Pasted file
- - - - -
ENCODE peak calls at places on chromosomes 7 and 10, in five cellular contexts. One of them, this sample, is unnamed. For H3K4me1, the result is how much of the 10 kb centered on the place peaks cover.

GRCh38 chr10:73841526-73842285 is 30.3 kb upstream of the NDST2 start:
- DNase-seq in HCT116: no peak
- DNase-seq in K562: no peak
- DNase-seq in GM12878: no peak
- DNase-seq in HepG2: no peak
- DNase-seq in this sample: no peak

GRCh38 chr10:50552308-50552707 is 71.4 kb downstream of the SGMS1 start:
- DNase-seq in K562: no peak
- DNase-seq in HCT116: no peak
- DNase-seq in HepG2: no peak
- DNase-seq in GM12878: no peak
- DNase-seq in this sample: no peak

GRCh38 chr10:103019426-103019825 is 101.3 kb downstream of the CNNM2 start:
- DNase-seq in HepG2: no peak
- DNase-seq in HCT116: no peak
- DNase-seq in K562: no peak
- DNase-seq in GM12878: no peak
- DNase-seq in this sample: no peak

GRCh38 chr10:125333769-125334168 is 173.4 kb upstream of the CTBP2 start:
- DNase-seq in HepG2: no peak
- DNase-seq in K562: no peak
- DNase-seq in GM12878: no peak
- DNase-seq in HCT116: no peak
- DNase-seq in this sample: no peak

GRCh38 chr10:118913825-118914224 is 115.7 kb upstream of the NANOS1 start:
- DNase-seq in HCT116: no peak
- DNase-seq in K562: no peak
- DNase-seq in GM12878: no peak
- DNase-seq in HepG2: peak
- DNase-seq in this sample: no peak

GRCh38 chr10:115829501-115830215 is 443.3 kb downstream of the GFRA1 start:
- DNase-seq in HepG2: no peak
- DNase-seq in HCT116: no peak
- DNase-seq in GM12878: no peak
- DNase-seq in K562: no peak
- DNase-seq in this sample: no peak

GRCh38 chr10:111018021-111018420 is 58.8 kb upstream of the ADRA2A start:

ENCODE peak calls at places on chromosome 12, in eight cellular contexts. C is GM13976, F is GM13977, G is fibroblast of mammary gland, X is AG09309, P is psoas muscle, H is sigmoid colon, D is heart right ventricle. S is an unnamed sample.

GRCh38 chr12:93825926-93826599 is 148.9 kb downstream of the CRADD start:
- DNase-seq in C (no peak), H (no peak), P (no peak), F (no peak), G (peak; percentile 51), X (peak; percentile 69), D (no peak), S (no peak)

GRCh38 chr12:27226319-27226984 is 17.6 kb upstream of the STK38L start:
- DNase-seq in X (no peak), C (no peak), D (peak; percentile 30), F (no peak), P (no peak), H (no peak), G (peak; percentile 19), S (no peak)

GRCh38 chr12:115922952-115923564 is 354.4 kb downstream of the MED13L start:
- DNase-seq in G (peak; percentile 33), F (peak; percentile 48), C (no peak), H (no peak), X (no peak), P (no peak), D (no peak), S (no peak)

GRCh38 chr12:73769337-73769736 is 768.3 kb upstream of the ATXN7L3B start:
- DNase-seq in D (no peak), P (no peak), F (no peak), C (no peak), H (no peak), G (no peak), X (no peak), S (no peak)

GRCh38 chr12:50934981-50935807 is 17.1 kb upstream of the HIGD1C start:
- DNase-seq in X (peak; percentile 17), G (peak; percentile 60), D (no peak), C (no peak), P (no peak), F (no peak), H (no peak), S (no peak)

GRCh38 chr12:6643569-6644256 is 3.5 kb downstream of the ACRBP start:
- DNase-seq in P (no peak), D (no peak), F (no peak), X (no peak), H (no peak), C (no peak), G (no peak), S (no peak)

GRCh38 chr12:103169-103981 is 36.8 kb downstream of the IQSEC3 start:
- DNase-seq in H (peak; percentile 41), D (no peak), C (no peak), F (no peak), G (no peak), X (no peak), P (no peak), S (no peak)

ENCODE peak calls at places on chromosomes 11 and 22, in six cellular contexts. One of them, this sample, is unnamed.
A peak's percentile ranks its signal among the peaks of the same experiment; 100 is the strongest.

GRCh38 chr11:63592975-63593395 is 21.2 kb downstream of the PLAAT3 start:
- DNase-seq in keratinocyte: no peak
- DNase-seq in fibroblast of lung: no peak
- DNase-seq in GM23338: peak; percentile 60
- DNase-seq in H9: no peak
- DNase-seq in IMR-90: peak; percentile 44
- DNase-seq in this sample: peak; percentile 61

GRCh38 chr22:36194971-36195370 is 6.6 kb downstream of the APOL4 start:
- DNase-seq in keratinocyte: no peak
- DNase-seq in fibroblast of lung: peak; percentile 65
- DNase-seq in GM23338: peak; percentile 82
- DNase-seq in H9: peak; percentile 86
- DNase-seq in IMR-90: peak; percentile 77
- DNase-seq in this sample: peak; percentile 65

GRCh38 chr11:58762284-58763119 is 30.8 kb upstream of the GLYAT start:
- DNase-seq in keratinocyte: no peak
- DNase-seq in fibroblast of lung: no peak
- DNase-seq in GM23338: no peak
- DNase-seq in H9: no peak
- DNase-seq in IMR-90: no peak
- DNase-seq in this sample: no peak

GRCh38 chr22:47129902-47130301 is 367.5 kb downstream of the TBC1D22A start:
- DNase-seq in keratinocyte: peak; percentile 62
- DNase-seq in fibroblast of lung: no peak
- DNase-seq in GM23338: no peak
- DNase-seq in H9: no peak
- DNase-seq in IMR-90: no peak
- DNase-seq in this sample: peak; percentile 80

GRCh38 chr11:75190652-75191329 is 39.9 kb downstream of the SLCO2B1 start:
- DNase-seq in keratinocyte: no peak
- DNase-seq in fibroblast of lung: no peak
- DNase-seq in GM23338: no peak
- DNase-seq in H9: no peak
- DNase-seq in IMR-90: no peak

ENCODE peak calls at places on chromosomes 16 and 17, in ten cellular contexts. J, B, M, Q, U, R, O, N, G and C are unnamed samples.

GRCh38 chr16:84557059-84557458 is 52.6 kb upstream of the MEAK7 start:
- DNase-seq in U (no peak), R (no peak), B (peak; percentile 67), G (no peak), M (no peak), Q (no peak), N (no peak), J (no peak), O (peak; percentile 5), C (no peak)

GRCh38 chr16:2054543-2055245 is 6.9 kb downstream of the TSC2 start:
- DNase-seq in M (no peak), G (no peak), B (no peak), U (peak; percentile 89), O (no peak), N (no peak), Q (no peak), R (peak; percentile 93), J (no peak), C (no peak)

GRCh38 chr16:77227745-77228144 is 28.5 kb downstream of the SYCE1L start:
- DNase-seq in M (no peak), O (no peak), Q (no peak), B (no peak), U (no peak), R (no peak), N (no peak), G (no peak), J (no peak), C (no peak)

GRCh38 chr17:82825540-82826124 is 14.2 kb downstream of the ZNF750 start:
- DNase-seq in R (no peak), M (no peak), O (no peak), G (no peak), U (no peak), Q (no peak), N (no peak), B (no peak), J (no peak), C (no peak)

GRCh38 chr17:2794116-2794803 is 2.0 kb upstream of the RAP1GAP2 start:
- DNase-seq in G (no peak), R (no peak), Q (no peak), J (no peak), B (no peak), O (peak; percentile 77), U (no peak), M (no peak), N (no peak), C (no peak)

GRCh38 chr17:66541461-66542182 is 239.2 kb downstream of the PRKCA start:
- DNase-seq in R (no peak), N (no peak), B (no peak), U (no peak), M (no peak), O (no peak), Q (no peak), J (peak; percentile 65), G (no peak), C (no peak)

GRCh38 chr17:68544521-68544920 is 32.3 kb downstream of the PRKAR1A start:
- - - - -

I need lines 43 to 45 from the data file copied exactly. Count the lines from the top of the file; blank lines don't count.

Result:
- DNase-seq in X (no peak), C (no peak), D (peak; percentile 30), F (no peak), P (no peak), H (no peak), G (peak; percentile 19), S (no peak)

GRCh38 chr12:115922952-115923564 is 354.4 kb downstream of the MED13L start:
- DNase-seq in G (peak; percentile 33), F (peak; percentile 48), C (no peak), H (no peak), X (no peak), P (no peak), D (no peak), S (no peak)